Aside from all the practical reasons and technicalities, House Bill 2191 is really special because of the core concept behind it: that physical and mental health are equal and should be treated as such. In fact, they’re connected.
Take health care for example. Think about CPR. If you were put in a situation where you had to administer CPR, would you know at least a little bit of what to do? Think to yourself — most likely yes because CPR trainings are offered in most schools, workplaces and even online. We even have songs that go with it.
But how about mental health care?
I know I was trained in CPR in my seventh-grade health class. What if I was trained in seventh grade how to manage my mental health or how to respond to a mental health crisis?
I’d love to see a world where each of us has a toolkit of skills to help a friend, coworker, family member or even stranger going through a mental health crisis. And these resources should be especially available in schools because that’s where students are struggling the most.
The other concept that I sincerely hope you take with you today is that it is always OK to not be OK, and it is always OK to take a break. It doesn’t have to be a whole day; sometimes that’s not realistic.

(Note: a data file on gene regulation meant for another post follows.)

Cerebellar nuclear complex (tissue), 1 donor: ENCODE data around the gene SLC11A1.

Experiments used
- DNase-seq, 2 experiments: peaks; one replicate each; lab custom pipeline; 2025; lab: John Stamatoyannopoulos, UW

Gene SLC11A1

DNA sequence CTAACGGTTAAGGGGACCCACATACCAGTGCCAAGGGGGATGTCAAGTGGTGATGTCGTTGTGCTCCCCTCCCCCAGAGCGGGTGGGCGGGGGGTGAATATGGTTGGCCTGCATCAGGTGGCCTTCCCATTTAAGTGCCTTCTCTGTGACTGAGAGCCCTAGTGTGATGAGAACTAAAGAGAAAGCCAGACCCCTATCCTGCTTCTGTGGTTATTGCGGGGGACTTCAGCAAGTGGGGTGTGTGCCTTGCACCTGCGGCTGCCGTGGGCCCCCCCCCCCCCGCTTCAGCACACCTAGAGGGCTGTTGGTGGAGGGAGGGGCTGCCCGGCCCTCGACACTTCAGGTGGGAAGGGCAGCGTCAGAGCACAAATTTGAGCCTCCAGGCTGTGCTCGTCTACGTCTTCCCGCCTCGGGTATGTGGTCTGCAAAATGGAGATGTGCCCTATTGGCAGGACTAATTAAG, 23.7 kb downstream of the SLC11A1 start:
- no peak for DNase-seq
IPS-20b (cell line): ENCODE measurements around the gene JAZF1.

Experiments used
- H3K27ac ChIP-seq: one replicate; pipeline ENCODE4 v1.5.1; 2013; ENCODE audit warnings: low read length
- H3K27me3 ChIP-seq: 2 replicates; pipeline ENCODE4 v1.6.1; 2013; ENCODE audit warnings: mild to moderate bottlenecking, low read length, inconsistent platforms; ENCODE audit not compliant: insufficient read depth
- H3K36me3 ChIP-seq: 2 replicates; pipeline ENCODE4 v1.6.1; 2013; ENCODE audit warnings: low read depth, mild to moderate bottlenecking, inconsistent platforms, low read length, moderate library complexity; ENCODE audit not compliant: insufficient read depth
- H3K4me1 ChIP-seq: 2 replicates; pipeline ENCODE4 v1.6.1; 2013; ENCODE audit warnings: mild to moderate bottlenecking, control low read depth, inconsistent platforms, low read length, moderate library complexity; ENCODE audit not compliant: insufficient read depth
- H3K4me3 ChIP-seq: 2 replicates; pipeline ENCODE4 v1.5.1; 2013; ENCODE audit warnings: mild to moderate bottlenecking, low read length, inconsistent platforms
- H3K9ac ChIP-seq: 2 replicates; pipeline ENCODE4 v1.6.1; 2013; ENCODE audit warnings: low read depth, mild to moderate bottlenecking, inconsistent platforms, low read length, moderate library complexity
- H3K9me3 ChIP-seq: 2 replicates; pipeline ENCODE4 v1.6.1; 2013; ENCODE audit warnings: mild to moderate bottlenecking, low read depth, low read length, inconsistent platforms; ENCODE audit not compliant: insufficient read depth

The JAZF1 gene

But it can be a few moments here and there to check in with yourself.
Think of life like a long-distance race. If you sprint in the very beginning you’re going to get burnt out. You may even hurt yourself from pushing too hard. But if you pace yourself, if you take it slow, sometimes intentionally, and you push yourself other times, you are sure to be way more successful.
So please, look after each other, look after the kids and teens in your life especially the ones that look like they have it all together. Mental health challenges are not going away, but as a society, we can learn how to manage them by looking after one another.
And look after yourself, too. As my mom would say, “Once in a while, take a break.”